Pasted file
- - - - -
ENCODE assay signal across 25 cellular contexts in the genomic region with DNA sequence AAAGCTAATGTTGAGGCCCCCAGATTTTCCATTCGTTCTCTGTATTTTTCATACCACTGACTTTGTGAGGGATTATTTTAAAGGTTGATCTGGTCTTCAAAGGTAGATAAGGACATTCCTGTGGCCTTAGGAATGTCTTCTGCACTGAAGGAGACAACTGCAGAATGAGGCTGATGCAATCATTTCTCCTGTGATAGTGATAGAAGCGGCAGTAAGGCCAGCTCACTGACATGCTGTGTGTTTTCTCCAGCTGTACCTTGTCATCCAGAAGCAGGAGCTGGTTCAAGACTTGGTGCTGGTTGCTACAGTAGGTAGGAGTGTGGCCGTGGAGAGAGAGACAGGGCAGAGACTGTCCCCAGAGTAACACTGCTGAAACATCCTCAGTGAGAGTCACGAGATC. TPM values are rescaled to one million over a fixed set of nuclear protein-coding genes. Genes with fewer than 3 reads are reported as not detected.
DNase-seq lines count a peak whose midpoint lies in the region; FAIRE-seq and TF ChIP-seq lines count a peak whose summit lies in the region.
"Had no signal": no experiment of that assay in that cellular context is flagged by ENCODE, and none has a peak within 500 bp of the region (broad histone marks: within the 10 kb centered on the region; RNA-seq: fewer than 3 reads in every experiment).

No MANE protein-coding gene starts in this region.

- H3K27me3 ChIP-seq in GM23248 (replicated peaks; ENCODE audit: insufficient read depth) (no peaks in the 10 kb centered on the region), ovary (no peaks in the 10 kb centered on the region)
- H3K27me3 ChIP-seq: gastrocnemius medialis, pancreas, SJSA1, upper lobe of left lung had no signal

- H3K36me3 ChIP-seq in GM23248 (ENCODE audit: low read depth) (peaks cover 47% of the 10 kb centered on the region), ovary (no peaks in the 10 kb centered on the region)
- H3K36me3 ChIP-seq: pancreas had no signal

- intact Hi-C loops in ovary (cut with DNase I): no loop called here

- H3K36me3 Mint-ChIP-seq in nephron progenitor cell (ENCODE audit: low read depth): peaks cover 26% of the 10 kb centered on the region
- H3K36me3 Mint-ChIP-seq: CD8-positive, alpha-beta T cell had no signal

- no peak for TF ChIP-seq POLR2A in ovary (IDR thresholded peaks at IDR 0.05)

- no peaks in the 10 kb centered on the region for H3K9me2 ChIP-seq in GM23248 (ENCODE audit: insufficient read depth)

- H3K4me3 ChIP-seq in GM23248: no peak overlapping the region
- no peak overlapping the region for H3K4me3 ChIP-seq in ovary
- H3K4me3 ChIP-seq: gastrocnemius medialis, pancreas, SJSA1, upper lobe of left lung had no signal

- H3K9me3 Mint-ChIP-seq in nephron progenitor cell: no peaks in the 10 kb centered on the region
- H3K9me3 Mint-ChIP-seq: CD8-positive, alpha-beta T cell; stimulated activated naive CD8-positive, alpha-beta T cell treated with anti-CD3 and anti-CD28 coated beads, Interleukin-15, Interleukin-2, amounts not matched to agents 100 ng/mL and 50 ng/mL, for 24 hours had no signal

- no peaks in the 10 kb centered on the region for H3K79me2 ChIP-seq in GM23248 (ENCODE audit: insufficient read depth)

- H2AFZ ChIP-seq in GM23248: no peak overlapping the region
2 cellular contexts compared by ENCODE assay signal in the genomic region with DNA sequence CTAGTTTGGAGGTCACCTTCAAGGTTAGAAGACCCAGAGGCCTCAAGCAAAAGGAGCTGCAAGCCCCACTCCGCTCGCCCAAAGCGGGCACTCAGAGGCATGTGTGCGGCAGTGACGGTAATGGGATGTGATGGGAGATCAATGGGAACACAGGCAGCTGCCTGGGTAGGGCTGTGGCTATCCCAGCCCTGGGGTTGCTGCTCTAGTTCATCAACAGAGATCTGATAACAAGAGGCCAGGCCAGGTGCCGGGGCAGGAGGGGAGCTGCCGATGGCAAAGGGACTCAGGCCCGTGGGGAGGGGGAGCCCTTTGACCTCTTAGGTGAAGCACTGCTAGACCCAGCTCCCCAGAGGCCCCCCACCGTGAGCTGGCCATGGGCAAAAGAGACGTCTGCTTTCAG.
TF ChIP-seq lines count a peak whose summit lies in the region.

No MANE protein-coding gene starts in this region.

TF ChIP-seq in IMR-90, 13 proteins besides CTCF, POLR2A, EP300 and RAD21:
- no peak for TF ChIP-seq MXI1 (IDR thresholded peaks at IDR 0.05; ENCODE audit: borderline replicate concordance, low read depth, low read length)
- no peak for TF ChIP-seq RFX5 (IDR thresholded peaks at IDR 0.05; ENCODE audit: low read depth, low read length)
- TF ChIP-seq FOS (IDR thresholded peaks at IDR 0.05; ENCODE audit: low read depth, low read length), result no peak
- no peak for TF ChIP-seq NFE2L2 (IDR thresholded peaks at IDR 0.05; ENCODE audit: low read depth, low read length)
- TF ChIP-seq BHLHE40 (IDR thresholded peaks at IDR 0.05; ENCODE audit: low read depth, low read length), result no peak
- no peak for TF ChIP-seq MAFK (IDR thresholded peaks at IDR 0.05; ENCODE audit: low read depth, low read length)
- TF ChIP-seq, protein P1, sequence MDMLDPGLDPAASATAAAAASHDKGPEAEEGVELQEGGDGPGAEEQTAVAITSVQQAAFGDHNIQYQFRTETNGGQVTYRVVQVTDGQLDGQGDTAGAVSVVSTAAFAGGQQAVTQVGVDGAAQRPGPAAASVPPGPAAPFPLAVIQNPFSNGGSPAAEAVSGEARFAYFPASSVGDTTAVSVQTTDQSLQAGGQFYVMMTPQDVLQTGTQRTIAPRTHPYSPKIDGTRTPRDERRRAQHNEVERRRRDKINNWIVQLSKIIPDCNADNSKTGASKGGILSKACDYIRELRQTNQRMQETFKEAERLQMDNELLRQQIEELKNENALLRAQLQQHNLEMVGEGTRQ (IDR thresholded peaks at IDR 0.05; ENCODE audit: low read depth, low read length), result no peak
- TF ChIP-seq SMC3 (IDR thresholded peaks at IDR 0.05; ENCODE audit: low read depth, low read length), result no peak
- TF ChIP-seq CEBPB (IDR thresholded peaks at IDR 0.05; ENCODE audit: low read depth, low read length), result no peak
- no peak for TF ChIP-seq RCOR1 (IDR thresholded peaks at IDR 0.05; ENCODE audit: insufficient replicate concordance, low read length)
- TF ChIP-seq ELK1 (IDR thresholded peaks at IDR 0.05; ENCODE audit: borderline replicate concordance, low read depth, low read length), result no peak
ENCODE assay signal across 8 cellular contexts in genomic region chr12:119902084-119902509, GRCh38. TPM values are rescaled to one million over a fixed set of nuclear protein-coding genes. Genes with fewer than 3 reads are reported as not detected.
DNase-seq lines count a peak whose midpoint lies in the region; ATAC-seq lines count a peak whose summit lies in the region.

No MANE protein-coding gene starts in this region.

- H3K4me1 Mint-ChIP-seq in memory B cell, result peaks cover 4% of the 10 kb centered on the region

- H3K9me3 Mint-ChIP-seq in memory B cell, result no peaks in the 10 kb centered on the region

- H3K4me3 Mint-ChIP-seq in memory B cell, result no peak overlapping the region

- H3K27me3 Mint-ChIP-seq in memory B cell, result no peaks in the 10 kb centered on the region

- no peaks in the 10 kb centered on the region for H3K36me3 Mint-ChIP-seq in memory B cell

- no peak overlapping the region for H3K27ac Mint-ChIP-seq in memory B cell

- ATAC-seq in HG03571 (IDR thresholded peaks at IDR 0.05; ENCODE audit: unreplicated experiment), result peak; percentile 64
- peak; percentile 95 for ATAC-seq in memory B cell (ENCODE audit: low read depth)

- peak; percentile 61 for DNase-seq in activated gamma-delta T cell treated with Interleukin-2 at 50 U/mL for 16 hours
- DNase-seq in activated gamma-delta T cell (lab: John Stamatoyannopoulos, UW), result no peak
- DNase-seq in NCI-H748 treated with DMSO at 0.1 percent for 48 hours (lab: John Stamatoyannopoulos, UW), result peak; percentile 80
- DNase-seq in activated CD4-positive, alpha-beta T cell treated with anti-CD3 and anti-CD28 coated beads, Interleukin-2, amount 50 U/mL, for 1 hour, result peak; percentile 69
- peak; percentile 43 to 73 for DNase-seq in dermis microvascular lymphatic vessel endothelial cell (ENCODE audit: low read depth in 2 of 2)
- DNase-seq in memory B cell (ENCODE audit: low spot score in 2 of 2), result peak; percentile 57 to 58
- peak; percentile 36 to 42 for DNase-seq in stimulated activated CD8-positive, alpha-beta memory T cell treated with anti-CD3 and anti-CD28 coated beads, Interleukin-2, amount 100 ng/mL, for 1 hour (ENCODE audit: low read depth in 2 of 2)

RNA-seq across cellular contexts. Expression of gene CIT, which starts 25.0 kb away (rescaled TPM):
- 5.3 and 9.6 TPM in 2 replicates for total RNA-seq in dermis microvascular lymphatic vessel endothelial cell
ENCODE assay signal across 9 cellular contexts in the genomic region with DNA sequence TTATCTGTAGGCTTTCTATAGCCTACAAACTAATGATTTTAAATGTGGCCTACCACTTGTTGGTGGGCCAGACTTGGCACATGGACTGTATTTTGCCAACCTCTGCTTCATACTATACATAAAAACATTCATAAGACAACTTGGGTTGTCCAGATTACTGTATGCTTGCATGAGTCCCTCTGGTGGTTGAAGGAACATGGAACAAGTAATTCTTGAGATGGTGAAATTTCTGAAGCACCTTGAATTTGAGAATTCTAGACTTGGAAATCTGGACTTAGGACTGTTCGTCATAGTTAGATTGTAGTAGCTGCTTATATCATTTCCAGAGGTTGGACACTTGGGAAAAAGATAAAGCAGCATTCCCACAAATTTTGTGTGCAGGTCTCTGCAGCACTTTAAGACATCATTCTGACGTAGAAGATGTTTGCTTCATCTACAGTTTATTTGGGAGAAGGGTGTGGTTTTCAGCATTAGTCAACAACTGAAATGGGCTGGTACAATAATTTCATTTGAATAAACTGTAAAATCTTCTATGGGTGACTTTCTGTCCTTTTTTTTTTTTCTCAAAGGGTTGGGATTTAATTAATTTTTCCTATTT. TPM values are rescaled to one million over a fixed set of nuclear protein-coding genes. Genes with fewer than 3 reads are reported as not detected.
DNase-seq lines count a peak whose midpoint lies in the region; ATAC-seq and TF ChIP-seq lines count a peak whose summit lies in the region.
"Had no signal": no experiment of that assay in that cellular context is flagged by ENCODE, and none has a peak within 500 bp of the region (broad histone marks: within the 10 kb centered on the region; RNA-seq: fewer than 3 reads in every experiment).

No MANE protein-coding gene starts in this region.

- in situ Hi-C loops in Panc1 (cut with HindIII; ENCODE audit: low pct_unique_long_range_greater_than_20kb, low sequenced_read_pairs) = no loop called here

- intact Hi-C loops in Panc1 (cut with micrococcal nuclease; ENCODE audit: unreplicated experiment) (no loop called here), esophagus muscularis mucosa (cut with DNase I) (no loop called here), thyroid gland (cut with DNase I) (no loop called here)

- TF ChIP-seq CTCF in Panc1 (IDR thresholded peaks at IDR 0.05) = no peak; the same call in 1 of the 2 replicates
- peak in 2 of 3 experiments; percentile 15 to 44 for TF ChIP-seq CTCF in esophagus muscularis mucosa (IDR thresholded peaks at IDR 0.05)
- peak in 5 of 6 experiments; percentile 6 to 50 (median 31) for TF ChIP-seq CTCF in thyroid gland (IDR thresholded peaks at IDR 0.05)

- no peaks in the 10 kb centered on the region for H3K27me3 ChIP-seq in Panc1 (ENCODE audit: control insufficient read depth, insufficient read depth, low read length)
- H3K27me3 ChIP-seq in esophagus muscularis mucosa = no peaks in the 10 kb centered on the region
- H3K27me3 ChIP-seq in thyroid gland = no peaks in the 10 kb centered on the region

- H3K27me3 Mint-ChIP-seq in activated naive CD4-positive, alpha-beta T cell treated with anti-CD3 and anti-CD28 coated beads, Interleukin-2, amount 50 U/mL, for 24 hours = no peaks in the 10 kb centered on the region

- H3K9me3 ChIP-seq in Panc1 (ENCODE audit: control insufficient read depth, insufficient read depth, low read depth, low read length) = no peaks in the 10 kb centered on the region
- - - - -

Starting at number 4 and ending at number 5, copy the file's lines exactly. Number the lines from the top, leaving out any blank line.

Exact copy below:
No MANE protein-coding gene starts in this region.

- H3K27me3 ChIP-seq in GM23248 (replicated peaks; ENCODE audit: insufficient read depth) (no peaks in the 10 kb centered on the region), ovary (no peaks in the 10 kb centered on the region)